As with everything when expecting a new addition, you will likely experience some changes in your oral health. Don’t worry it’s all been done before. Help and advice are never far away.


The first trimester:

It is best to avoid any elective treatment in this period as your developing baby is the most susceptible to environmental stimulus. It is also when organogenesis (the development of new organs) occurs. If you are or think you may be pregnant and in the first trimester, please tell your dentist so that appropriate management can be ensured. 


The second trimester:

This is the ideal time for a pregnant patient to be seen, including for non-essential treatment. Your comfort as a patient is most manageable during this time and there are no medical contraindications for you or your baby.


The third trimester:

During the second half of the third trimester it is best to avoid non-essential treatment. This is due to the uterus being increasingly sensitive to environmental stresses causing an increased (but still minor) risk of premature birth. Your comfort as a patient at this time is also decreased. Please feel free to ask questions and discuss the management of your dental conditions at this time. We will always be happy to consult with you and manage you accordingly.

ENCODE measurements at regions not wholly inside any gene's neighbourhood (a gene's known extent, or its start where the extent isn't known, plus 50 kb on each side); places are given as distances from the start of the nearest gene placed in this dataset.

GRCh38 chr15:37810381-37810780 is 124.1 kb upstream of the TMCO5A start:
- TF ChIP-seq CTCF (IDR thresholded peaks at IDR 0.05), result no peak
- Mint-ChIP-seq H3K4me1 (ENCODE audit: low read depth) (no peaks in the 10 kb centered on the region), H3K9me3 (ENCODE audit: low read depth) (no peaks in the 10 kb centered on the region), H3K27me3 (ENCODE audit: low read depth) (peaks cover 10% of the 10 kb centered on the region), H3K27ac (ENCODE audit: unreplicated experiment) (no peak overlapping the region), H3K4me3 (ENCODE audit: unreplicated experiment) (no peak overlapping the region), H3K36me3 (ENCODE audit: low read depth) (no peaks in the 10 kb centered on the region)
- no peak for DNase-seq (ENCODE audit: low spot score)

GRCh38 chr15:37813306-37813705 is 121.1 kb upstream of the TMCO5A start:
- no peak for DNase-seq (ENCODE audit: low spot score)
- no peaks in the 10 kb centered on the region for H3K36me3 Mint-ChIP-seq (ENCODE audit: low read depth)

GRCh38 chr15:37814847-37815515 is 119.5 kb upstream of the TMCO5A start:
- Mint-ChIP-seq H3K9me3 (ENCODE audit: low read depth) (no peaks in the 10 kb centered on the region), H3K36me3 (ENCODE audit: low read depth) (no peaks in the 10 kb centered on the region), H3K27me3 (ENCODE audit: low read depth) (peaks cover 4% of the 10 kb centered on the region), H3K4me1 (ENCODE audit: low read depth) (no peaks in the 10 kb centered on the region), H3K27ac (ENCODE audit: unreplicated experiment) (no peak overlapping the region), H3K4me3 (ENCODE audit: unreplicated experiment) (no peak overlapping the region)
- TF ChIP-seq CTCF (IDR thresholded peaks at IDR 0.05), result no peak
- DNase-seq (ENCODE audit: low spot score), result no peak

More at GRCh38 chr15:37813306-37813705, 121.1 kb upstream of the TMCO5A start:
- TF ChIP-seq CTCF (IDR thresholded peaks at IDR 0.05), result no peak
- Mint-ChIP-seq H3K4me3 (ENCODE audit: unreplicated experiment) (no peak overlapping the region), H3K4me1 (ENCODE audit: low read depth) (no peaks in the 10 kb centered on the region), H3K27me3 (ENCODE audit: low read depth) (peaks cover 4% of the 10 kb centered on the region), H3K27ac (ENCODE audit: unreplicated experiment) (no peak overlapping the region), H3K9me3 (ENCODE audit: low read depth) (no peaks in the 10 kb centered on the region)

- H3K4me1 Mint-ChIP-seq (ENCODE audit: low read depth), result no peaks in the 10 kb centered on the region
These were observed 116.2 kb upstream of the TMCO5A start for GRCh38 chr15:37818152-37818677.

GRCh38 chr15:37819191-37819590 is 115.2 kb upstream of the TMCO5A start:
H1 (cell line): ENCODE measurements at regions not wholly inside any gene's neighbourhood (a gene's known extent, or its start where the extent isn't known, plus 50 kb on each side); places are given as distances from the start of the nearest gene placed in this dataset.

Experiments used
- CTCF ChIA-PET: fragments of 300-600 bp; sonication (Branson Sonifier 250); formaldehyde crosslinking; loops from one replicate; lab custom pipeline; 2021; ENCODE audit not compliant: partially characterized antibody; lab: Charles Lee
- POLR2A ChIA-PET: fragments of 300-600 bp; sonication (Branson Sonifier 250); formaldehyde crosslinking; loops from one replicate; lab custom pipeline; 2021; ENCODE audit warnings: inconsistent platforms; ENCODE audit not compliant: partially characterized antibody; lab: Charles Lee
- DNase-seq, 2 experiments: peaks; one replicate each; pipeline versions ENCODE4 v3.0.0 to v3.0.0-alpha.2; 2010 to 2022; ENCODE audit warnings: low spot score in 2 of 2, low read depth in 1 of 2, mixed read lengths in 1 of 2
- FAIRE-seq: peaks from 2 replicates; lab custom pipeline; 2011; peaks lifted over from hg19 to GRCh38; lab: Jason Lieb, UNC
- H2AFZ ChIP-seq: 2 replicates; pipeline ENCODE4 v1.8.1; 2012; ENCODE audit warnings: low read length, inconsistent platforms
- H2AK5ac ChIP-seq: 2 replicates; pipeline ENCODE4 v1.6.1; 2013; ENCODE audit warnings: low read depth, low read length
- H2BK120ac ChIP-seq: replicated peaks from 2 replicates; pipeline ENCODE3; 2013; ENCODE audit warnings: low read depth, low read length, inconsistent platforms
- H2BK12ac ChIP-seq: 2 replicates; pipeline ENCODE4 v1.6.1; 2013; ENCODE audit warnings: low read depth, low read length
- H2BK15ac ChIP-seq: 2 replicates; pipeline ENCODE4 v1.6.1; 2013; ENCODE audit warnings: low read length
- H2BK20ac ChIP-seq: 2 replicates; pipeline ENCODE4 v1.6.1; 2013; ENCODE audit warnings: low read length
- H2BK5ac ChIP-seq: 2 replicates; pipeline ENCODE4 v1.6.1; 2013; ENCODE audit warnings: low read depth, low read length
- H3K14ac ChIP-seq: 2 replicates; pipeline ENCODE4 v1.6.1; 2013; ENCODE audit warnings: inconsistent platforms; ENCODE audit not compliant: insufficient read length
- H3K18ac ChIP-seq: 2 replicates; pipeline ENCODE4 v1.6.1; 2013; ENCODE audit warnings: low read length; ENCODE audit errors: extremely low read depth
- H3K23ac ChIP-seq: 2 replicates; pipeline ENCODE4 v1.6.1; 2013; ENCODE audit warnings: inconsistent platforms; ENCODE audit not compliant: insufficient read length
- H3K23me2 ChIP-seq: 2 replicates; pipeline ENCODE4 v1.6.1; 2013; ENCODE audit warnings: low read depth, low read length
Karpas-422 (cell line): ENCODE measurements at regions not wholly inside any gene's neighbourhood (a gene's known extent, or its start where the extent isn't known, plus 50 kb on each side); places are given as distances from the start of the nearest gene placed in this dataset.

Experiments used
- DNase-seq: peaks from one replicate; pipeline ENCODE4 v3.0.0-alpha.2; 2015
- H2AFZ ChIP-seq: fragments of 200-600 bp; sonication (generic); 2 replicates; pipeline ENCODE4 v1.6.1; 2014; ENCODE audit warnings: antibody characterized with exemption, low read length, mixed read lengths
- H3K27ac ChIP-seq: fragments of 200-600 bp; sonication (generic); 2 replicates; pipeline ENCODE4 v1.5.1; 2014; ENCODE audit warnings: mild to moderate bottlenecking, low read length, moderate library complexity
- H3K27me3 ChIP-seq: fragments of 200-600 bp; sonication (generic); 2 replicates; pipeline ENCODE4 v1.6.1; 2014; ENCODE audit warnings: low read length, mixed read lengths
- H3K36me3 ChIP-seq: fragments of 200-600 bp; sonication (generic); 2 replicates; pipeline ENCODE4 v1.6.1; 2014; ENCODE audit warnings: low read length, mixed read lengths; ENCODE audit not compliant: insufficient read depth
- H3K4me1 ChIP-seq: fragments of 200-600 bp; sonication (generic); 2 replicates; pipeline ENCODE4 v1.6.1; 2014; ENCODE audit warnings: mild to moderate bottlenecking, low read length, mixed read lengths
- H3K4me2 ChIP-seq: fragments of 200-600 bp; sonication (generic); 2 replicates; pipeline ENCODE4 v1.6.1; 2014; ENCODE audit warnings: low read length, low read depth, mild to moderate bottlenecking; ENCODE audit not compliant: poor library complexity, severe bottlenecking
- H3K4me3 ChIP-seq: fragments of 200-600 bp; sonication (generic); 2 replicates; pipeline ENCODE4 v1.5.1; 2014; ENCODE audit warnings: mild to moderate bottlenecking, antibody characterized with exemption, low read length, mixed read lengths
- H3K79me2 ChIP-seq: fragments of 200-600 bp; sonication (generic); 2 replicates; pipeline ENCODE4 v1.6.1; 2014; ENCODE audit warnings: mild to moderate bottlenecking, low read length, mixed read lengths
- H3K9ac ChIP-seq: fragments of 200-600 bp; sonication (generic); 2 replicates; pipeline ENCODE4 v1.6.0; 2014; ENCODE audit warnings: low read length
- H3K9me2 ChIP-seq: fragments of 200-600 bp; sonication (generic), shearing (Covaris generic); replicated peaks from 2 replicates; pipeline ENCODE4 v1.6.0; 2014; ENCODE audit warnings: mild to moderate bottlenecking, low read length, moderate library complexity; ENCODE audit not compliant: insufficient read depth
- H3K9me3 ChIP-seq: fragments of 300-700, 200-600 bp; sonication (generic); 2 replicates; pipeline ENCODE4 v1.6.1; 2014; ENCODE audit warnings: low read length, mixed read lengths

There are several oral conditions that are associated with and modified by pregnancy and the hormonal changes that came along with it. If you are concerned at any time throughout the term pregnancy, please ask us.



A common concern, especially during pregnancy is the need for radiographs. Modern radiography equipment has been proven to be extremely safe. The amounts of radiation that the patient is exposed to during a dental film being taken is minimal and is further explained here (radiograph link). Despite the minimal exposure, we will still provide lead aprons and protective thyroid shields for your peace of mind.


Vertical transmission of oral bacteria:

Academic studies have shown that the bacteria that will populate your child’s mouth throughout their life is transmitted vertically from mother to child. This means that the bacterial load present in your mouth around the time of birth will colonise your babies mouth shortly after birth. Therefore, it is essential that when you are pregnant that you maintain excellent oral health. It will have an effect on your child throughout their life!


Vitamin D and calcium:

Mothers and expectant mothers require adequate calcium and Vitamin D for optimal development of their baby's teeth and bones. Calcium is found in common foods such as milk, cheese, dried beans and leafy green vegetables. Cheese has also been shown to have pH neutralising benefits if eaten after a meal.

Vitamin D is responsible for increasing intestinal absorption of calcium, iron, magnesium, phosphate, and zinc. Calcium is one of the most important elements in building strong teeth. For us to be able to absorb calcium we need exposure to vitamin D, unfortunately this is available in very few foods. Our major source of vitamin D is through sun exposure. So after you slip, slop, slap make sure you get some sun, it’s good for your teeth and bones!